The new agricultural biotech incubator is financially supported by the government of Flanders, which earmarked EUR 500,000 in funding.
The new incubator will be an inspiring biotope for start-ups working on the future of sustainable agriculture and food production. This project strengthens Flanders’ top position in the biotech applications for agribusiness and the food industry.
Numerous innovative agro-biotech companies are active in and around Ghent (Flanders) and form a dynamic cluster. These companies – including Inari, a US biotech firm that received the 2020 Newcomer of the Year Trophy at Flanders’ Foreign Investment Trophy – translate fundamental research into agricultural innovations, such as climate-proof crops, crops that facilitate the protein transition, bio-based sustainable soil improvers, etc. However, to offer entrepreneurs in plant sciences every opportunity, there’s a need for additional space and sector-specific expertise.
VIB’s new incubator seeks to give agro-biotech start-ups that kind of support by offering a unique environment with access to the very latest technologies. For this, VIB can rely on decades of experience gained through its bio-incubator program, which lies at the basis of Flanders’ flourishing biotech cluster. Moreover, the fact that the program is supported by both VIB and ILVO (Flanders’ research institute for agriculture, fisheries and food) opens a lot of doors for young companies, including networking, coaching and collaboration possibilities.
The importance of such support is made crystal clear by the numerous examples of VIB-backed start-ups that are gaining fame in the life sciences industry. Biotalys – formerly Agrosavfe – is one of the highlights. It develops biological crop protection products and responds to ever-stricter regulations for chemical pesticides and insecticides. Like its sector peer Ablynx, Biotalys draws its inspiration from the llama immune system to develop its sustainable products.
Another new VIB kid on the block is Aphea.Bio, which focuses on microorganisms that improve fertilizer uptake and plant growth and protect plants against specific diseases. It recently raised EUR 14 million in capital.
VIB will operate the new incubator in Nevele with around 10 employees. According to Jérôme Van Biervliet, managing director of VIB; the infrastructure comes at “the right time” and is “a missing piece of the puzzle” in Flanders’ growing agro-tech cluster. The research site’s history goes back to the 1970s with the pioneering work of researchers Marc Van Montagu and Jeff Schell. It has 3,500 m² in greenhouse space and is equipped with the latest technologies and robotics to detail plant growth – such as height, shape, leaf growth and color.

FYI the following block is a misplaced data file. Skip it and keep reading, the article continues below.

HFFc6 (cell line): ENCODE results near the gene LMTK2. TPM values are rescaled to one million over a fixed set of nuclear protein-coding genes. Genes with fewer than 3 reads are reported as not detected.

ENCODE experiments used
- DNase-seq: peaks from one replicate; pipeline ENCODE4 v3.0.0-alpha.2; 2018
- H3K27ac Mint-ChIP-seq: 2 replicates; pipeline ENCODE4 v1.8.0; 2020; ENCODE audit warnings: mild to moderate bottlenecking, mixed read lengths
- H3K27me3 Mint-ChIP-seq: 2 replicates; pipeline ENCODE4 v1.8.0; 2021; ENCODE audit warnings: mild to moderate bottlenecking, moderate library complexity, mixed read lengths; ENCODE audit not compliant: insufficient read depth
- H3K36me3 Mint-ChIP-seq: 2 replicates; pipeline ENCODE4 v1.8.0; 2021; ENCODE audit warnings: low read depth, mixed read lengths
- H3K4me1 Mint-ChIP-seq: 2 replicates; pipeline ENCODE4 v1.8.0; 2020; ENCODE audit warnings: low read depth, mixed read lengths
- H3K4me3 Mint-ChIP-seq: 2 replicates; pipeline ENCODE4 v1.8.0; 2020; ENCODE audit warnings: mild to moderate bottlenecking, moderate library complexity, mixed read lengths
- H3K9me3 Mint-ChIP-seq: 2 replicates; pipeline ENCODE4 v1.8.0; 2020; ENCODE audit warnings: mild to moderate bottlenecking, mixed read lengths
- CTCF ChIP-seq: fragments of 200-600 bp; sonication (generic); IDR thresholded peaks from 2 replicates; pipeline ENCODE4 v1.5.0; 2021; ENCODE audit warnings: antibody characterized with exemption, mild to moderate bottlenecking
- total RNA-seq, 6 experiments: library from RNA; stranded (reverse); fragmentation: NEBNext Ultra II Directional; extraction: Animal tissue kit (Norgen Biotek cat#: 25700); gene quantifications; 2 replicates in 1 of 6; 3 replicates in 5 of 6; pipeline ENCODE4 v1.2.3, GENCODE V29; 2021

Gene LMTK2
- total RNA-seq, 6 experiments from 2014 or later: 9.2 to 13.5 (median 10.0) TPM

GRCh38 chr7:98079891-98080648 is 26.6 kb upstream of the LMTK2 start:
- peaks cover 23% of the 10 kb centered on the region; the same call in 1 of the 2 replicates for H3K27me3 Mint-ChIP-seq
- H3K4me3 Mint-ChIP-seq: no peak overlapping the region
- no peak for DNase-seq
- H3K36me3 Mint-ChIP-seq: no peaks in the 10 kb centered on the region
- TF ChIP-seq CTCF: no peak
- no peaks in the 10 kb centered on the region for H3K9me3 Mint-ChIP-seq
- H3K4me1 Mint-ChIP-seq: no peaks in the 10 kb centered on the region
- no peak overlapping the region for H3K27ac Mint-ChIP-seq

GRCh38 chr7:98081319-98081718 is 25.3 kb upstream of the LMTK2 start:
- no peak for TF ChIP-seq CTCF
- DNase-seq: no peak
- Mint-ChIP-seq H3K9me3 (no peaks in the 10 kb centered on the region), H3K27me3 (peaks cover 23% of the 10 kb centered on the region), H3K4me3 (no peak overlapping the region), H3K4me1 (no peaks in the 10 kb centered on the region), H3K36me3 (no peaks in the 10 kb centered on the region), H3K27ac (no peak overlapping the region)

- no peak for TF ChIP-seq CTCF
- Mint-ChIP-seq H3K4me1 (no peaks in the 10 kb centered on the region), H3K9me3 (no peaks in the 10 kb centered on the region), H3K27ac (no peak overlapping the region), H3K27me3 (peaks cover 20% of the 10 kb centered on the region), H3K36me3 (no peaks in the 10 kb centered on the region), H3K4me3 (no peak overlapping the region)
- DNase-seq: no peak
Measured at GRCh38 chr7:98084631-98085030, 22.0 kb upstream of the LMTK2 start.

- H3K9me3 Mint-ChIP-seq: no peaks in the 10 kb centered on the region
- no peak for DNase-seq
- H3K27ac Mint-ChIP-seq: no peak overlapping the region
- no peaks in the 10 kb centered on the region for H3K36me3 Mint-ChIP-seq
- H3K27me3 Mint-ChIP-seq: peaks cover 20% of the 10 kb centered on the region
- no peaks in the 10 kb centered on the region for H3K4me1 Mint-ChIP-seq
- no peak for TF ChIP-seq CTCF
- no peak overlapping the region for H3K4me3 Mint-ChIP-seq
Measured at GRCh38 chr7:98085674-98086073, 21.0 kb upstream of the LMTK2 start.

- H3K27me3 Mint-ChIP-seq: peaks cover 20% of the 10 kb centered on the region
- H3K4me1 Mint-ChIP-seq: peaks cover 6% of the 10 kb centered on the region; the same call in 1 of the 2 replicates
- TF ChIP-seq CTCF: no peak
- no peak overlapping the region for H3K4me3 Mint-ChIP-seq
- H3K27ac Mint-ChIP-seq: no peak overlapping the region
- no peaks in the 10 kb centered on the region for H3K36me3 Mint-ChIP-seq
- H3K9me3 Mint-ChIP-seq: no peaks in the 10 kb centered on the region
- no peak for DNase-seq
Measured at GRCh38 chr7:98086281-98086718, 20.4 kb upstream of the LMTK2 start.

This enables companies and researchers to evaluate new crop varieties or crop protection methods faster than in field trials. They will be able to experiment with temperature, soil composition, light, water dosage and other parameters to select the most suitable varieties for local soybean cultivation, for instance. The infrastructure also allows companies to develop and test drought-resistant crops.
“Our vision is that the agro-biotech incubator will become a driving force in Flanders to support innovations in agriculture and food production. With the acquisition of the CropDesign site, we want to create opportunities for entrepreneurs to develop their businesses in Flanders, leverage the unique local ecosystem and bring high-quality jobs to the region,” says Jérôme Van Biervliet, managing director of VIB.
The ambition is to produce the agricultural solutions of tomorrow and to further stimulate the growth of the agro-biotech cluster in and around Ghent.
To make the agro-biotech incubator in Nevele a success, VIB and ILVO have signed a partnership supported by the government of Flanders. “Fundamental scientific insights go hand in hand with developments towards concrete applications in agricultural practice,” comments Joris Relaes, administrator-general of ILVO. “The high-tech greenhouses in Nevele complete the research area needed to develop useful innovative products in the plant world.”
“Plant science with an emphasis on sustainability and climate change is an important focus for us at VIB,” adds Dirk Inzé, scientific director of the VIB-UGent Center for Plant Systems Biology.
In this new setting, we can use our internationally recognized expertise in plant phenotyping and continue to support agricultural research.
“The new incubator fits within the recovery plan to combine research-based innovation with the creation of economic impact after the COVID-19 pandemic. In addition, the initiative is in line with Flanders’ ambition to be a leader in protein transition. After all, the transition to more plant-based and less animal protein in our diets is a major social challenge,” concludes Minister Hilde Crevits.